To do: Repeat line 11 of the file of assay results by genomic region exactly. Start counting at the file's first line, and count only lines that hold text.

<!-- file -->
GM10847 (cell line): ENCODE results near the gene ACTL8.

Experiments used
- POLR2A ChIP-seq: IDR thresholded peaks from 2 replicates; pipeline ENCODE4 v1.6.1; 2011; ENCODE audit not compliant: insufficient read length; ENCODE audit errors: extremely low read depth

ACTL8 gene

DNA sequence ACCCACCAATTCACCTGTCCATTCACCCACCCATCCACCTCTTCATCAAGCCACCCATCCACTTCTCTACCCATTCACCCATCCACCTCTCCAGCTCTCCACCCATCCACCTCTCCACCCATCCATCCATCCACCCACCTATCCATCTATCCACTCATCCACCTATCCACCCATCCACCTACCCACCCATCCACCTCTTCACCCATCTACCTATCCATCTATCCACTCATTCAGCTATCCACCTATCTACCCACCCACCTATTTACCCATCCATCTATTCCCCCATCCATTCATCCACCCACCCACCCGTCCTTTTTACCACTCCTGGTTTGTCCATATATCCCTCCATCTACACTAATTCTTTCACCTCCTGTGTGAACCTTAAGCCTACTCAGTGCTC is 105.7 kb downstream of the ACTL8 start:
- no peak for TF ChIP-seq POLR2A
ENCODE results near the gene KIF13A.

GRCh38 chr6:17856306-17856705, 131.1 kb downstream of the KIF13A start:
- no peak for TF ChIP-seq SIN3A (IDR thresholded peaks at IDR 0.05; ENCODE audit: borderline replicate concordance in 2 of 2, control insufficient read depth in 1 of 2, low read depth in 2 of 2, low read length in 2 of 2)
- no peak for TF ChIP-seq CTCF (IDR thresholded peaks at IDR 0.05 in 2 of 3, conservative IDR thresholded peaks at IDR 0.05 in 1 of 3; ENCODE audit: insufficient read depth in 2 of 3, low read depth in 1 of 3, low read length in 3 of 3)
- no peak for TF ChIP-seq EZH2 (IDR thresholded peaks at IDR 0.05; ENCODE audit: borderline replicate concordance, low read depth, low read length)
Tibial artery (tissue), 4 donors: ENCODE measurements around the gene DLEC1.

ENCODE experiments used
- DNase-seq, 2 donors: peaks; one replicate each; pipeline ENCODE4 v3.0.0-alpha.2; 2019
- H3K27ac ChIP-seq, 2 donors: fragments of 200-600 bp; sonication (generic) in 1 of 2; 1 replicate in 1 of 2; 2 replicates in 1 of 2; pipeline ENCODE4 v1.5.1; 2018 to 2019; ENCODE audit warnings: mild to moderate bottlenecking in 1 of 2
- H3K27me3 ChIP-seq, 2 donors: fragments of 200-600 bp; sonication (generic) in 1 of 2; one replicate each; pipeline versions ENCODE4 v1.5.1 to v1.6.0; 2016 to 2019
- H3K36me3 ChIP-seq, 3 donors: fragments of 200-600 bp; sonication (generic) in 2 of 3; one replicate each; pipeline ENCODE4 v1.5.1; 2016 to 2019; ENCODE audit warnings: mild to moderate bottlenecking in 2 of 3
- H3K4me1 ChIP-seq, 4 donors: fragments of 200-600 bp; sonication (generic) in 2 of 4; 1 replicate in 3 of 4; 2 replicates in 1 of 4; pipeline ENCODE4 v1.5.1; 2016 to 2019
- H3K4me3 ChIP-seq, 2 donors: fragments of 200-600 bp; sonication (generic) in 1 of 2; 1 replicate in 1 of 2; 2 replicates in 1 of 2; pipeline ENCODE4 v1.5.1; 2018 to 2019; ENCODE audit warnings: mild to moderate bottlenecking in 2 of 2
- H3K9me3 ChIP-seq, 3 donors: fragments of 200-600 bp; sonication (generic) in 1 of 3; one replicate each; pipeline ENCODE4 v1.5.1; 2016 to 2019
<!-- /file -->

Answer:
- no peak for TF ChIP-seq EZH2 (IDR thresholded peaks at IDR 0.05; ENCODE audit: borderline replicate concordance, low read depth, low read length)